I am curious about all things, sometimes to a fault. Not only do I like to know what makes something tick, one of my joys is figuring out how to fix, restore, or make it myself.
This blog is an extension of a webpage I built several years ago. I hope you enjoy reading about whatever project currently has my attention.
One of Kim’s enjoyments is documenting our family’s life in Creative Memory type scrapbooks, and she is quite good at it. But between that, and making flyers & stuff to support the Weatherly PTA, and helping Jared with his homework, she started getting cramped for workspace. In addition, since the folding tables being used were constantly needed for other activities, constantly setting up & tearing down was getting more irritating with each iteration. Permanent workspace, and more of it, was needed.
When she ran her idea for an L-shaped layout past me, I thought it did not work that well with the existing TV/VCR cabinet.
I believe she thought likewise, but may have thought the cabinet was a sacred cow to me since it came out of my shop many years ago. At the time it was built, though, it was supposed to be a prototype, and did not even get painted until a few years ago.
Kim appeared quite willing to run with my suggestion of yard-selling both the cabinet & TV, and replacing the TV with a wall-mounted flat-screen.
After adding new, higher, power & cable outlets, the new TV was mounted first just to make sure the project’s footprint still worked.
Home improvement stores usually do not sell plywood with which I am comfortable for cabinet construction. But the big orange one happened to be selling flat, ¾”, seven-ply, Peruvian plywood, which looked like grade AB to me, for a very reasonable price.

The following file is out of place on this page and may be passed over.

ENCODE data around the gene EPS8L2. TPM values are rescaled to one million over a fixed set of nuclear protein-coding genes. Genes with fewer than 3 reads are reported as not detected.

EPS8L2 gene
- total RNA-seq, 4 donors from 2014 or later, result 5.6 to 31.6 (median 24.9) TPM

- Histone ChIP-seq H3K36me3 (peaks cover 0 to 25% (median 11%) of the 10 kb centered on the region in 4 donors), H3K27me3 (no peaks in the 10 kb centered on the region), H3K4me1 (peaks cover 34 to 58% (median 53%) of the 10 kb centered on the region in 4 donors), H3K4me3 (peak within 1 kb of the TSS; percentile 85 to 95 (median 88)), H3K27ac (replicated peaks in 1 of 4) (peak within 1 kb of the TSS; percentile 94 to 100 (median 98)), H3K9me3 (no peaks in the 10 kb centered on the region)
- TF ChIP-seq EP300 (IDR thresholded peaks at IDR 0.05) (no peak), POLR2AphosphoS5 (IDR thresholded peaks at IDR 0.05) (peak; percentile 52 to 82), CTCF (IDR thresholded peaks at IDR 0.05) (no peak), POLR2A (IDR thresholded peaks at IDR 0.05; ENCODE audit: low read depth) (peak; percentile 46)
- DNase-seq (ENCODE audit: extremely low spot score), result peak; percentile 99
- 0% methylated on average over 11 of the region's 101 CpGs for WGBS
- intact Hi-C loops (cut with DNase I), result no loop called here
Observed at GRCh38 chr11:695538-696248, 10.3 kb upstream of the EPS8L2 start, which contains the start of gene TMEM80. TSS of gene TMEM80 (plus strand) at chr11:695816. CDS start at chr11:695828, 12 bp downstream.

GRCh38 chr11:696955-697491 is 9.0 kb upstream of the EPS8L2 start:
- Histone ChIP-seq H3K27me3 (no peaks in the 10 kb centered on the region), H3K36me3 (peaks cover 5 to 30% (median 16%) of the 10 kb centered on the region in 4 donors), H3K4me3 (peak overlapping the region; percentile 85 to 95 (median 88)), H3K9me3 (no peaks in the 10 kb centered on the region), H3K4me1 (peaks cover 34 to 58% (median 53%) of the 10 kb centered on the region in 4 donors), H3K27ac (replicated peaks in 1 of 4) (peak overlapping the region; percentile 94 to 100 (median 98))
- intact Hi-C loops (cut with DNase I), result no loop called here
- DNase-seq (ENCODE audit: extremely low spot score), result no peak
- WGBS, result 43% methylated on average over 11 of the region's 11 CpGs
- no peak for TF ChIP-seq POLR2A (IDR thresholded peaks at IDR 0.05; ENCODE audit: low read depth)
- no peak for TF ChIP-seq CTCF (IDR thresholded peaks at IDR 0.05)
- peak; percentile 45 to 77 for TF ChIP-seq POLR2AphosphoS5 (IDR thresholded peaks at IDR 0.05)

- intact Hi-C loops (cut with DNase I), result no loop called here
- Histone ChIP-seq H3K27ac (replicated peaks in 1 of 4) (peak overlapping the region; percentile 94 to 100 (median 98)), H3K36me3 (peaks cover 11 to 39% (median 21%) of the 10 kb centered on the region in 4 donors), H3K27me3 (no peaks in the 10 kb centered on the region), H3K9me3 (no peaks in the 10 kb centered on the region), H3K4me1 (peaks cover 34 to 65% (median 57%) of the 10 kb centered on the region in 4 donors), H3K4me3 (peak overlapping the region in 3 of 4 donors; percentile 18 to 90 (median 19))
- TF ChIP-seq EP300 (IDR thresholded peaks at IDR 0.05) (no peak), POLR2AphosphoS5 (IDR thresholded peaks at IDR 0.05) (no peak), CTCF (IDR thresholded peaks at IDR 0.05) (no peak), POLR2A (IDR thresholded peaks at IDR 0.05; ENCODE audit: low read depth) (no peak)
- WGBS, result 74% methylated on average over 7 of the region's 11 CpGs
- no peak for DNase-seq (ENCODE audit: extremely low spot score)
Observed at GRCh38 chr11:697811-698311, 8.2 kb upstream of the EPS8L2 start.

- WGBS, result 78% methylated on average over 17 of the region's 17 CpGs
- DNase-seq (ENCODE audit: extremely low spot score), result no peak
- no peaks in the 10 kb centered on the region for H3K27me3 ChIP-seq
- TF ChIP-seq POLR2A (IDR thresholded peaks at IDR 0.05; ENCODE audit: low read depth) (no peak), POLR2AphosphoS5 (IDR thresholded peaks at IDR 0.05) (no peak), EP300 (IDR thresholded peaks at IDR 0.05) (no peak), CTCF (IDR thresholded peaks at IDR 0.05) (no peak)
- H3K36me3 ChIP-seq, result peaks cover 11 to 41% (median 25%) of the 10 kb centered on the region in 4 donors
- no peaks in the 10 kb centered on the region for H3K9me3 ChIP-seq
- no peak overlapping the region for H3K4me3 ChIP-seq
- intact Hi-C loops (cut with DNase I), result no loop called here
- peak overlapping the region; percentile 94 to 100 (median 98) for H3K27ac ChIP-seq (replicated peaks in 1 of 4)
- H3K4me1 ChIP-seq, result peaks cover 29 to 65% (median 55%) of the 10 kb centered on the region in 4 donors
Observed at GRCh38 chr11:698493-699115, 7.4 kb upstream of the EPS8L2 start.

The shelves for the paper –holders at either side of the work table were planned to be ¼-inch hardboard. But neither of the home improvement stores sell it in full sheets anymore. Fortunately, a local lumber company stocked ¼-inch MDF. Although there is little difference between the two, anyone who cared would never be able to tell since the paper holders were to be painted.
The carcasses were made of 3/8” BC plywood left over from the porch project and converted to BB with wood filler. The end grain was covered with basswood strips.
The work surface itself was laminated with special-order Formica. Nowadays, Formica is thin enough to roll up for shipping. It flattens back out after being allowed to relax overnight.
The project’s construction was split into two phases – Table, and paper-holders. Wall-mounted ledger boards support the outside of the table while a book case and sideboard support the ends. To keep from having a leg in the middle of the “L”, a ¾” piece of angle iron was screwed to the bottom to carry unintended loads.
Biscuits were used primarily to keep everything aligned.
The table was then disassembled and after painting, reassembled in Kim’s room to make room for the project’s next phase.
Kim already had a couple of paper-holders which were each half the height of what was needed. At one time, double-height units were available. Unfortunately, a current search turned up nothing. So I got the “fun” of priming & painting each side of the 22 boards (prime, dry, flip, prime, dry, flip, paint, dry, flip, paint) which make up the two full-height organizers with shelves spaced to Kim’s specification.
To avoid paint buildup in the shelf dados, the cuts were made after the side boards had been painted. I had never dadoed a board after painting, and was concerned about the paint scraping off at the tablesaw. Fortunately, no touchups were necessary.
While I was happy with how the project turned out, Kim was simply ecstatic about now having lotsa permanent workspace. Jared thought it was pretty neat, too.
Well, that’ll about wrap it up for this edition of The New Southern Workshop. If you’d like a measured drawing…
Just kidding; no plans are available – I figure only the husbands of Kim’s scrapbooking friends would be inquiring, and I doubt they do so willingly.